Without spilling a lot of the details of what’s going to be in our second volume, I’ll tell you that that was a complicated event. We explained in there exactly what happens during this trial. By the time you get to the middle of 1859, Church leaders are also concerned about what they’re hearing, and so they want to have some type of judicial proceeding as well. But for reasons, again, that we explain in our book, based on evidence no one’s ever seen before, that doesn’t work out. Then we get to the Civil War. After the Civil War, we get judges back in Utah, who are turning their attention to this crime again. So then in 1874, you finally have your first indictments, and then two trials of John D. Lee: one in 1875, and in 1876.

Check out our conversation….

News of the massacre traveled fast, but the first trial of John D. Lee happened in 1875, following the 1857 massacre.
News of the massacre traveled fast, but the first trial of John D. Lee happened in 1875, following the 1857 massacre.

Don’t forget to see our previous conversations with Richard Turley.

267: Was John D. Lee Most Guilty? (Turley)

266: Richard Turley on Saints… & Sinners (Turley)

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Was John D. Lee Most Guilty? (Part 2 of 4)

John D. Lee was the only person convicted (and executed) for the Mountain Meadows Massacre.  Was he the guiltiest?  Richard Turley answers that question, as well as many others.

Turley : Contrary to popular belief, John D. Lee is not the only one who was indicted. A grand jury in September of 1874 indicted nine persons.  The key figures in the massacre were, first Isaac Haight. Isaac Haight was the militia major and also the stake president in Cedar City at the time. He seems to be the linchpin, the person who was at the center who organized the events that lead to the massacre and gave approval for the massacre to occur.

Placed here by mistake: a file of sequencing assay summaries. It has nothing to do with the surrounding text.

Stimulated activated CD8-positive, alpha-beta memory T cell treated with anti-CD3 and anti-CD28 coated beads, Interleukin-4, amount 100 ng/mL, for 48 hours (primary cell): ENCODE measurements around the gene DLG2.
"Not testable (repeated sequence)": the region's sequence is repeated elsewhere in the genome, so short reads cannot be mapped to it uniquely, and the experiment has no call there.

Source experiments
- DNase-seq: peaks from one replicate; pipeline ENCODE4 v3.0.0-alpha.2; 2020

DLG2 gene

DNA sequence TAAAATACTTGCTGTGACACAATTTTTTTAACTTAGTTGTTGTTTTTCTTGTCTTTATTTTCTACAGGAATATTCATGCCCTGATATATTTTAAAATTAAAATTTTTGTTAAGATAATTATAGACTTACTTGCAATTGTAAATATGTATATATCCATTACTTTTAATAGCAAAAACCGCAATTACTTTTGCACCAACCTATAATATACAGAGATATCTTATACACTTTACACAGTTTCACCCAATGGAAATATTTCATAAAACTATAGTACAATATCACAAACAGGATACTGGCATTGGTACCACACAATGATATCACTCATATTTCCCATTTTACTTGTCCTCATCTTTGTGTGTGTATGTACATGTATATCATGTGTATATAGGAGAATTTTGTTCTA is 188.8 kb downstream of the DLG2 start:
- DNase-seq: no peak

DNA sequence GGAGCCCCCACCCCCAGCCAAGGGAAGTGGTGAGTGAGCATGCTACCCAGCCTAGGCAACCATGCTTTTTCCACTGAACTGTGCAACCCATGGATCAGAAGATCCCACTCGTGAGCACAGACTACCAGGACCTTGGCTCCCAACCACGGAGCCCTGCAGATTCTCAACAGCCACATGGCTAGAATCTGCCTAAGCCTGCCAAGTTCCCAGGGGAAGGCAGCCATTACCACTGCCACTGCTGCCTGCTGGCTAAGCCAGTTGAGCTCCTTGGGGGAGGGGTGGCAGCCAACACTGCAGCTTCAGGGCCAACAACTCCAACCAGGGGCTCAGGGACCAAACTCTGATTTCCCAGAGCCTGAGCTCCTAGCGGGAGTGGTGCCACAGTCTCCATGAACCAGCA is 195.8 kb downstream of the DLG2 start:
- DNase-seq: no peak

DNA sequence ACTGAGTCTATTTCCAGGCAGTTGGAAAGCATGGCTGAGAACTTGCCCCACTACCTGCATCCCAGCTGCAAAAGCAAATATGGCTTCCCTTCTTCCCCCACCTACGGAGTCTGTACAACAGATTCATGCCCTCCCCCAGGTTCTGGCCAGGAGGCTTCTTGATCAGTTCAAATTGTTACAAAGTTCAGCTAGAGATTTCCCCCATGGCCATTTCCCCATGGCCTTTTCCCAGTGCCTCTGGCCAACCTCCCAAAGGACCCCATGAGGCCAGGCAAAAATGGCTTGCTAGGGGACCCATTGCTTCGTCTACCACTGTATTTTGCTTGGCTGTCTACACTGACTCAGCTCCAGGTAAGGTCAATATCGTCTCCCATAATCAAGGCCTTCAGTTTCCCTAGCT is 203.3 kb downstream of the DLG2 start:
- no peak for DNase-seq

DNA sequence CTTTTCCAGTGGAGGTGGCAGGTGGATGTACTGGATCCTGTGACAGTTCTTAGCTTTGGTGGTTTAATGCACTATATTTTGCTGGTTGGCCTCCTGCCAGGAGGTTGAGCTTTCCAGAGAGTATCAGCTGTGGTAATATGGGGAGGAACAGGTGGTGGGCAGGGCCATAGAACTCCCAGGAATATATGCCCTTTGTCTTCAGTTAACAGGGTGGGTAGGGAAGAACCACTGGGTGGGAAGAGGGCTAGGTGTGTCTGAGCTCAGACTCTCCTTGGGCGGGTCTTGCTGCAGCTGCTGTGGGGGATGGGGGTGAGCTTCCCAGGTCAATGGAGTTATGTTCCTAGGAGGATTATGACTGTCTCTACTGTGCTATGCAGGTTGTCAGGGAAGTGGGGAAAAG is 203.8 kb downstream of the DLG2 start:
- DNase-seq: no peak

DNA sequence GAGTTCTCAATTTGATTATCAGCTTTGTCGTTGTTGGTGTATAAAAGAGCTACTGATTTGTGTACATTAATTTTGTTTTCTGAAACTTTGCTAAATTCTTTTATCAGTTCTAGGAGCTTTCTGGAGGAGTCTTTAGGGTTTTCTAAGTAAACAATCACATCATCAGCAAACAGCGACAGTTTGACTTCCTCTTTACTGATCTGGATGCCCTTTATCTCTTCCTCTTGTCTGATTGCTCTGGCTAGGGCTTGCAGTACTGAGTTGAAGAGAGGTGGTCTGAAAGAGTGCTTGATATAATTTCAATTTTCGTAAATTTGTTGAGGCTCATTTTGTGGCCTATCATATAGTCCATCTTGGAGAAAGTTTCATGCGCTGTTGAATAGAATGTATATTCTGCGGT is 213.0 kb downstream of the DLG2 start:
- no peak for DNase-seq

William Dame, who was his military superior, the commander of the militia in southern Utah, he lived in Parowan. He was also a stake president. Then, John D. Lee, who was the person who Isaac Haight brought in to make an initial attack on the immigrants and who was on the ground at the time of the final massacre and helped to massacre people. Then, in addition to those, all told, there were probably at least 50 people, maybe 60 people, who played some kind of role in the massacre at some point. So, it was clearly group violence.  The people who were investigating the massacre and who were trying it, were not necessarily interested in getting all those people into a courtroom. They were interested in trying the leaders. This is not unusual. If you look at group violence across the United States and across the world, often it’s the leaders that that law enforcement officials go after. That was certainly the case here.

Some have said the Fancher Party were insulting Mormons on their way through Utah.  Others have said they were peace-loving people who did not deserve to die.  Likely the truth is somewhere in the middle.  What led the Mormons to become so angry with the Fancher-Baker party?

In those days, many cities in the United States, including cities in Utah, had anti-profanity ordinances. If somebody profaned in public, you can arrest them, and then either imprison them or give them a fine. Isaac Haight, before the company arrives said we’re going to try to get some cattle from these people. Why get cattle? Well, in the event of a siege, they’d have food that they can use to help supply themselves. So, if these people were expressing themselves verbally, they could have used their anti-profanity ordinance as a way of arresting these people and then taking cattle from them as a fine. So, while the exact details are somewhat murky, we probably had something about like that going on. In short, there was nothing that these immigrants did, nothing, that would justify an attack on a single person, let alone a wholesale execution of men, women and children, who had been promised protection under a white flag.

Check out our conversation….

Richard Turley weighs in on whether John D. Lee was most guilty.
Richard Turley weighs in on whether John D. Lee was most guilty.

Check out our previous conversation with Richard!

266: Richard Turley on Saints… & Sinners